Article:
Polycystic Ovarian Syndrome Explained (PCOS)— The Many Causes, Symptoms, and Treatments

Posted by Medical Board on October 10, 2016 in Women Last updated on May 23, 2019
Polycystic Ovarian Syndrome Explained (PCOS)— The Many Causes, Symptoms, and Treatments

Polycystic Ovarian Syndrome (PCOS), first officially identified in 1935 by Chicago gynecologists, Stein and Leventhal is characterized by irregular menstrual periods in women, facial hair growth, acne, thinning hair, and weight gain around the abdomen. Individuals with the condition often have enlarged ovaries, containing multiple liquid-filled cysts. Recognized as an endocrine disorder affecting the balance of male and female hormones, historically doctors explored ways to treat patients, initially considered infertile.[1] Today, according to the American Society for Reproductive Medicine, as many as 15% to 20% of women suffer with PCOS.[4] About 40% of those women have difficulty with fertility. In fact, PCOS remains the leading cause of infertility in the United States.[2]

What is the cause of PCOS?

Referred to as “polycystic”, meaning “many cysts” PCOS often presents with ovaries containing several small, pearl-sized cysts. These consist of immature eggs and are filled with fluid. The actual cause of polycystic ovarian syndrome (PCOS) is not fully known however. One theory suggests that some women with the condition do not respond well to insulin in the body. This, “insulin resistance” may lead to the overproduction of male hormones known as, “androgens”. These hormones are responsible for the presence of male characteristics such as facial hair growth, and male-pattern baldness. PCOS is thought to be hereditary and the chances of having polycystic ovarian syndrome are much greater if a mother, sister, or biological aunt have the condition.[5]

PCOS Symptoms Overview

Polycystic ovarian syndrome is a collection of symptoms ranging in severity depending on the individual.

PCOS symptoms may include:

  • Absence of menstrual periods/irregular menstrual periods
  • Infertility
  • Facial hair growth or excessive/unwanted hair growth (hirsutism)
  • Male-pattern baldness/thinning hair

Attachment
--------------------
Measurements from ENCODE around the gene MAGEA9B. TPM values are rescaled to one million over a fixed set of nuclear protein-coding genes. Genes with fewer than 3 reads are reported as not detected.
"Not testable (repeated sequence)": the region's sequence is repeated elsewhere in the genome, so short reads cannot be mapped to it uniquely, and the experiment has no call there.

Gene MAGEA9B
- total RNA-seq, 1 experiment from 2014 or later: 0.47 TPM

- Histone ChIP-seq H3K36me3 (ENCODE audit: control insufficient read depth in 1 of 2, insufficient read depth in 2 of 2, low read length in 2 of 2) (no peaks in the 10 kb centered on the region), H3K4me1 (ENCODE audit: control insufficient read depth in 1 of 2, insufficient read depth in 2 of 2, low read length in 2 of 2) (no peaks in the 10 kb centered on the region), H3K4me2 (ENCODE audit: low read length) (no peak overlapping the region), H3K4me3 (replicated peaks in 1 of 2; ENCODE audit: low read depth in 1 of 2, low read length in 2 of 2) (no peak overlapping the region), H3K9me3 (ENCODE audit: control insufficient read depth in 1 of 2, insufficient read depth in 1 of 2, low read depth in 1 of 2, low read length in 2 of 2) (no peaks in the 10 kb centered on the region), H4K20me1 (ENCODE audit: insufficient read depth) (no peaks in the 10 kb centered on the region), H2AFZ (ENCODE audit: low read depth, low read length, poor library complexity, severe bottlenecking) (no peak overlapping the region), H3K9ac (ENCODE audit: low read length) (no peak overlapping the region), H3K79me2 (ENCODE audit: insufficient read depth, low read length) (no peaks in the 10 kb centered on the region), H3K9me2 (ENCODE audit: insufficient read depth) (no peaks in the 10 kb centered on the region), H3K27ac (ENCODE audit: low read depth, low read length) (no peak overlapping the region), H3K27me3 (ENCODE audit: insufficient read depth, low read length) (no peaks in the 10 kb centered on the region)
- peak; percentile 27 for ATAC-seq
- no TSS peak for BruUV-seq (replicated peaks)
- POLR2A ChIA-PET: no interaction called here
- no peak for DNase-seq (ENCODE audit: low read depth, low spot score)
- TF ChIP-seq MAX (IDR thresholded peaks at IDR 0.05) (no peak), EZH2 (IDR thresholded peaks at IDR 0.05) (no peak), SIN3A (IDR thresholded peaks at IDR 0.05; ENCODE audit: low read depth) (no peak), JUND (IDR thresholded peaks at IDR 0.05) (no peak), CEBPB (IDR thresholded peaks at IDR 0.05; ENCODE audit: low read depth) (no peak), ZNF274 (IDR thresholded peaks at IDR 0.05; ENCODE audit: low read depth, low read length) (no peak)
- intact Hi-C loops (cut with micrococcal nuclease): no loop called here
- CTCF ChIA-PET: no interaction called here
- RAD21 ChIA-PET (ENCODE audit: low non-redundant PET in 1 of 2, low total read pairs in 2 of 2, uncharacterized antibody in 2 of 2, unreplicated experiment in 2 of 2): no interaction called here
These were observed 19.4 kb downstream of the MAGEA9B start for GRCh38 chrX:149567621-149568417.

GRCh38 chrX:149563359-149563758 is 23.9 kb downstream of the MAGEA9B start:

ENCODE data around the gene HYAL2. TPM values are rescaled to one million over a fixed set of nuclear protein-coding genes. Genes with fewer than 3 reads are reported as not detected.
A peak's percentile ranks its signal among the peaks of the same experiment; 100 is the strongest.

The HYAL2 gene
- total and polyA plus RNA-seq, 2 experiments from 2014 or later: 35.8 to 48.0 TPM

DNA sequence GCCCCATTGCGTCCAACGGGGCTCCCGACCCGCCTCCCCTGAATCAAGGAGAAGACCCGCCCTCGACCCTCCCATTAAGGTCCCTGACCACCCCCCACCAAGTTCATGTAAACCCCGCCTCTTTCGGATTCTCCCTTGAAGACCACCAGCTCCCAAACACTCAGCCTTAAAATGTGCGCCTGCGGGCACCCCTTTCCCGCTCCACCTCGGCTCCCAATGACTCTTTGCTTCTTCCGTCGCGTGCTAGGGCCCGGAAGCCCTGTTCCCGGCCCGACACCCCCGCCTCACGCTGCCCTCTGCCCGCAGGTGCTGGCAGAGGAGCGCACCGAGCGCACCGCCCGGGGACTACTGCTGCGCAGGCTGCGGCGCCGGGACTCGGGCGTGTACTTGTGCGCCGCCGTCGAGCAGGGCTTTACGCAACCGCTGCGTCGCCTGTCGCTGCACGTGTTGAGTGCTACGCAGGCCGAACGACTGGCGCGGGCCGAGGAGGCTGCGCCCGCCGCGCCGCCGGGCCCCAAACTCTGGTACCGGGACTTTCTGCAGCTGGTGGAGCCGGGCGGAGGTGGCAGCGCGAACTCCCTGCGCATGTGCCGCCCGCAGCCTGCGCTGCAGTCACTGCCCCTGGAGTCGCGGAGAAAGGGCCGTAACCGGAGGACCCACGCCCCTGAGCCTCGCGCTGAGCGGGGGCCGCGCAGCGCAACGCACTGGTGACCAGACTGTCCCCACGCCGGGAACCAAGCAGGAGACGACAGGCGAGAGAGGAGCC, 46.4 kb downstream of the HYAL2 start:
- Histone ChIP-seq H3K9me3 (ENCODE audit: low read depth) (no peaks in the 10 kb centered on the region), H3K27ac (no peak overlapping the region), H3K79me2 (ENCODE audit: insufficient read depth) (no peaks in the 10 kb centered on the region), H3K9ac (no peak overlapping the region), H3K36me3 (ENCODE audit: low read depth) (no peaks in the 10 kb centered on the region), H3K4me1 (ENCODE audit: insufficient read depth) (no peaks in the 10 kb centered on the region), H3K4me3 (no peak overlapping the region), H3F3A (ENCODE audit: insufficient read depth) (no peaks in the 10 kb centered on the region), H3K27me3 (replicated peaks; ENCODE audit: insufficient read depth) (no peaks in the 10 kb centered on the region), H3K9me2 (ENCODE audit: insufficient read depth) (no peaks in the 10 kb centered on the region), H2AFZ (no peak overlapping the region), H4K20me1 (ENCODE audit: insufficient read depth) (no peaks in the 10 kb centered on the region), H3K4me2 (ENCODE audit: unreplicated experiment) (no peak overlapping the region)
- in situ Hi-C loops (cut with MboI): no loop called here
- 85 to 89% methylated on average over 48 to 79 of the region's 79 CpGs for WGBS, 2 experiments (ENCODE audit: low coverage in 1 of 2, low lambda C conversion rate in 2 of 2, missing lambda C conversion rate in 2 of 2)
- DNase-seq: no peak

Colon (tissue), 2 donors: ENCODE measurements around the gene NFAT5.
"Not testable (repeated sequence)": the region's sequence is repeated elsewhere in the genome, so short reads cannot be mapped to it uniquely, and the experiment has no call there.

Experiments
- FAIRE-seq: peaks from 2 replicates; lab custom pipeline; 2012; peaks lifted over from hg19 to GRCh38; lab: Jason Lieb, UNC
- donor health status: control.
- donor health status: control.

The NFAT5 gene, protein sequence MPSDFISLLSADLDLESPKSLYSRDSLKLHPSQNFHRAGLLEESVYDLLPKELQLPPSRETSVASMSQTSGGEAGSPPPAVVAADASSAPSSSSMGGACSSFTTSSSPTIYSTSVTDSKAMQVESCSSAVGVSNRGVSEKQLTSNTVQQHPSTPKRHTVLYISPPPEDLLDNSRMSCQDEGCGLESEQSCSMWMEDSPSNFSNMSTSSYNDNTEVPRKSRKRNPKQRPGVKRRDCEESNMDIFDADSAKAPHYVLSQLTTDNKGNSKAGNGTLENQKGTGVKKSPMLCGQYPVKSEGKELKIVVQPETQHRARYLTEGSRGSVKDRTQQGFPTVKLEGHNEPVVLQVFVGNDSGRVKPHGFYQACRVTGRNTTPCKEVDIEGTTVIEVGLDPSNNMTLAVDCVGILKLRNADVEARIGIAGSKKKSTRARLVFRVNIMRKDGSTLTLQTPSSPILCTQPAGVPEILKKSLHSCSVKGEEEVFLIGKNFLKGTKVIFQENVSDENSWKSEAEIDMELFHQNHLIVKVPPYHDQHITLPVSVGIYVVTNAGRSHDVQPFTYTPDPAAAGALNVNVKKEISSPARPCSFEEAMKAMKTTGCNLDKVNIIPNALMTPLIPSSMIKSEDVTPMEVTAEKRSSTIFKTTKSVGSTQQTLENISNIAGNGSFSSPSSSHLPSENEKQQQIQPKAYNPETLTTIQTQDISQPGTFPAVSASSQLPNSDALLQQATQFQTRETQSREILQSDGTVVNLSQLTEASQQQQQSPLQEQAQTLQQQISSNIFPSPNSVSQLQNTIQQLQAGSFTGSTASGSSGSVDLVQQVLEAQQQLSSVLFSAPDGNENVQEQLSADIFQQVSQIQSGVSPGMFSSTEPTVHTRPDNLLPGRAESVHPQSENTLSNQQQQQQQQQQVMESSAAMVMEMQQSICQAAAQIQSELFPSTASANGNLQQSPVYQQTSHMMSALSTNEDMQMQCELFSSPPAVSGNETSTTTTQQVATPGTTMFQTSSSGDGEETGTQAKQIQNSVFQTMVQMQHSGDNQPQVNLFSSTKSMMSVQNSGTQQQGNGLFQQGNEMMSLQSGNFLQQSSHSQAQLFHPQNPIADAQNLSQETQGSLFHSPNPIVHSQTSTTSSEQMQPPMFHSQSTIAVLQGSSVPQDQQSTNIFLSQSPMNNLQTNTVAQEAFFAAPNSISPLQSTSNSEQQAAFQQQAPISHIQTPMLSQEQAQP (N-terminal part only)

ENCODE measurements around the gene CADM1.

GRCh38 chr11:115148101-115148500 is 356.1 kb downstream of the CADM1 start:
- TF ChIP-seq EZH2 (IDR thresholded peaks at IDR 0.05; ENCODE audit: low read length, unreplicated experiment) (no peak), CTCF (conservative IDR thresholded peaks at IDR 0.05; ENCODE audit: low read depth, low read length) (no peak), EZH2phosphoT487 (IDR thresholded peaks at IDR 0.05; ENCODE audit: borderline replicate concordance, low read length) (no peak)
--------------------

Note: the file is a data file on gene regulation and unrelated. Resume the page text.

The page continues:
• Weight gain (especially in the waist)
  • Acne
  • Darkening of skin in neck creases, under breasts, or in the groin
  • Skin tags[3]

Secondary conditions associated with PCOS include:

  • High blood sugar levels
  • Insulin resistance
  • Diabetes
  • Issues with heart and blood vessels
  • Cancer of the uterus
  • Sleep apnea
  • Heart disease
  • Depression and anxiety
  • Liver inflammation
  • Gestational diabetes[5]

How is PCOS diagnosed?

Physical exam—A healthcare practitioner may suspect PCOS based on a physical examination whereby excess unwanted hair, acne, belly fat, skin discoloration or thinning scalp hair is visibly detected.

Pelvic exam—A pelvic exam may reveal an enlarged clitoris or swollen/ enlarged ovaries.

Pelvic ultrasound (sonogram)—Sound waves are used to check the ovaries (for cysts) and the uterine lining.

Blood testing—Hormone tests may be conducted to determine the level of androgens (male hormones) in the body. Cholesterol and diabetes tests may also be run. Other hormone testing may be done to rule out other health problems such as thyroid disease.[5]

When does PCOS begin?

Polycystic ovarian syndrome may present during first menstruation, or later after considerable weight gain. PCOS symptoms may also increase in severity with obesity as well.[5]

What PCOS treatments are available?

Treatment for the condition is based on specific PCOS symptoms, age, and a woman’s future plans for pregnancy.

PCOS treatments may include:

  • Oral contraceptives to help regulate menstruation
  • Laparoscopic ovarian drilling for infertility
  • Medications to promote insulin sensitivity
  • Inducing ovulation through hormone therapy
  • Medication to block androgens
  • Medication to prevent hair growth
  • Laser hair treatment
  • Hair loss treatment
  • Skin treatment for acne
  • Skin treatment for dark patches
  • Skin tag removal
  • Nutrition/Weight loss[5]

How does a healthy lifestyle help treat PCOS symptoms?

Because insulin resistance is associated with PCOS it is important to adopt a diet low in refined carbohydrates. Exercise can also be beneficial in helping to regulate blood sugar levels and maintain a healthy weight. In some instances, changes in diet and exercise may be enough to stimulate regular ovulation and menstruation.

Long-term Impact of PCOS

Although there is no cure for PCOS, the condition and many of its symptoms are treatable. In fact, most women who are infertile because of polycystic ovarian syndrome are able to successfully conceive with the help of medical treatment.

Over the course of a lifetime, more than half of women with polycystic ovarian syndrome will get diabetes. They will also be at greater risk for certain cancers and heart disease. Although menstrual cycles may stabilize as women age, the primary hormonal imbalance associated with PCOS will remain. While polycystic ovarian syndrome affects many systems throughout the body, through healthy lifestyle changes and medical intervention, most PCOS symptoms can be successfully managed.

Bibliography

1Layout 1 (2010) Available at: http://medind.nic.in/jaq/t10/i2/jaqt10i2p121.pdf (Accessed: 7 October 2016).

2pmhdev (no date) ‘Polycystic Ovary syndrome – national library of medicine – PubMed health’, .

3Polycystic ovary syndrome (2016) Available at: https://medlineplus.gov/ency/article/000369.htm (Accessed: 7 October 2016).

4Sirmans, S.M. and Pate, K.A. (2013) ‘Epidemiology, diagnosis, and management of polycystic ovary syndrome’, 6.

5Staff, M.C. (2014) ‘Polycystic ovary syndrome (PCOS) definition’, Mayoclinic, .

 

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